When I first saw Midnight Cowboy in 1969 it was a very controversial film. First of all, it was the first mainstream movie given an X rating under the new MPAA letter rating system. The movie went on to become the only X rated film ever to win an Oscar (best picture, best director, best screenplay with nominations for Dustin Hoffman, Jon Voight and Sylvia Miles). The praise was and remains, well deserved. Times have changed and the same movie is now rated R but the impact remains as powerful today as it did over thirty years ago. The story is about a young man from a small Texas town, Joe Buck (Jon Voight). He is desperate to get out of this town, leave his menial job washing dishes and go to New York City where he hopes to become rich and famous as a male prostitute. Joe Buck is full of optimism as he says his good-byes, boards the interstate bus and travels towards his dream. We see in several flashbacks the pain that lies just below the surface if Joe. Brought up by a floozy of a grandmother he gets into trouble at a early age and does a tour in the Army. Once in New York he is too polite and kind hearted to be a hustler. In fact, his first time doing what he does best the customer (Sylvia Miles) forgot her wallet and gets Joe to pay $20 for her cab fare. The rag-tag hero begins his rapid road downhill losing just about everything he owns. Along the way he meets a crippled, homeless man, (Not trying to be politically incorrect here, just using the vernacular of the time) Enrico Ratso Rizzo (Dustin Hoffman). The two at first form a strnage but necessary alliance, just to eke out a bare existence. Soon, the open up to each other and a friendship is born. What this story has that sets it apart form most others and that makes it number 36 on the American Film Institutes top 100 films is heart. There is a depth to the portrayal of the characters that makes you care about people that if you saw in the street you either would ignore them or cross the street to avoid them.
This film was the first big movie of Dustin Hoffmans to follow his breakout hit The Graduate. Unlike the youthful anxiety of Benjamin, Ratso is a man that has had is chance at life and failed. Still, he hopes for a better life, for a dream to be fulfilled if only his health holds out long enough for him to make it to Miami, his Promised Land. It was in this film that Hoffman really grew up as an actor. The incredible performances his career has provided took root with the Graduate but really blossomed here. Jon Voight had some minor films before this but Midnight Cowboy helped to make him the star that is deserving of one with his talent.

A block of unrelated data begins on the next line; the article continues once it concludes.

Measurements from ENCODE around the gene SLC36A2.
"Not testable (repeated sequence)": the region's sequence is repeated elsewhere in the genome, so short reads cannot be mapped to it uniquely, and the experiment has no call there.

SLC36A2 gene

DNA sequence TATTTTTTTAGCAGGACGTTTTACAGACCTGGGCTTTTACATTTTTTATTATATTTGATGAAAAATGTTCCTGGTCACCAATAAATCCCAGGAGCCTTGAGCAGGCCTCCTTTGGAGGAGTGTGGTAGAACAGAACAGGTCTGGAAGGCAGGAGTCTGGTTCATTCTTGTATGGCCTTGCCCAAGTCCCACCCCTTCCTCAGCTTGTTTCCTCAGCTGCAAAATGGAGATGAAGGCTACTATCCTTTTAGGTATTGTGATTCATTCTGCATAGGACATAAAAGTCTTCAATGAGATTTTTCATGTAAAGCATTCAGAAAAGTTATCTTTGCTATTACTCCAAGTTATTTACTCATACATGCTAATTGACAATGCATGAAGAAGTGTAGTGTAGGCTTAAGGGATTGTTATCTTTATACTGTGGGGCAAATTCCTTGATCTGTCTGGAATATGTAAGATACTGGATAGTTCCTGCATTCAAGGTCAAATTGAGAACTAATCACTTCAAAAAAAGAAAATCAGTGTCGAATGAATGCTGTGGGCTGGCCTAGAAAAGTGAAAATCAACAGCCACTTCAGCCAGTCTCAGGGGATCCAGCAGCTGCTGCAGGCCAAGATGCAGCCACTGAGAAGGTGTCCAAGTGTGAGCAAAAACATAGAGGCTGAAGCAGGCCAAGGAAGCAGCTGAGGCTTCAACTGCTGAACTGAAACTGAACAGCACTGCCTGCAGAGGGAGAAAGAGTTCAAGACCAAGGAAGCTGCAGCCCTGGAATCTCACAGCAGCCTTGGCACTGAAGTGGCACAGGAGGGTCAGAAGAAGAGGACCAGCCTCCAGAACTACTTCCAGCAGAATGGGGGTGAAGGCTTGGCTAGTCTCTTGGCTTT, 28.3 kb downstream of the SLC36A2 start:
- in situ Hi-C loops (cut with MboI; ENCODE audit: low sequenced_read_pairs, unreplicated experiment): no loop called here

The director, John Schlesinger is one of the true giants of the film industry. His resume includes such classics as Marathon Man, Darling, Far from the Madding Crowd and Billy Liar. Every single scene in this film is framed like a piece of fine art. The landscapes, the background music and the down-home extras all add to a feeling of not watching a movie as much as you feel like you are in the experience. Schlesinger is a genius at taking the mundane and making it come alive. From the streets of a small town to the bustle of New York, the contrasts are striking in this film. This is truly a guide to how to direct a film.
While the disc does not contain any extras the value here is in the performances. Sure I would have enjoyed a commentary, especially with such an important movie as this one but the story and talents carry this disc. The video transfer was made from an older copy of the film. It did have several ticks and pops. The sound was remastered from the original stereo to Dolby 5.1. While the surround speakers are not fully employed, the sub woofer and center speakers are well mixed. This is a keeper for all serious film collectors.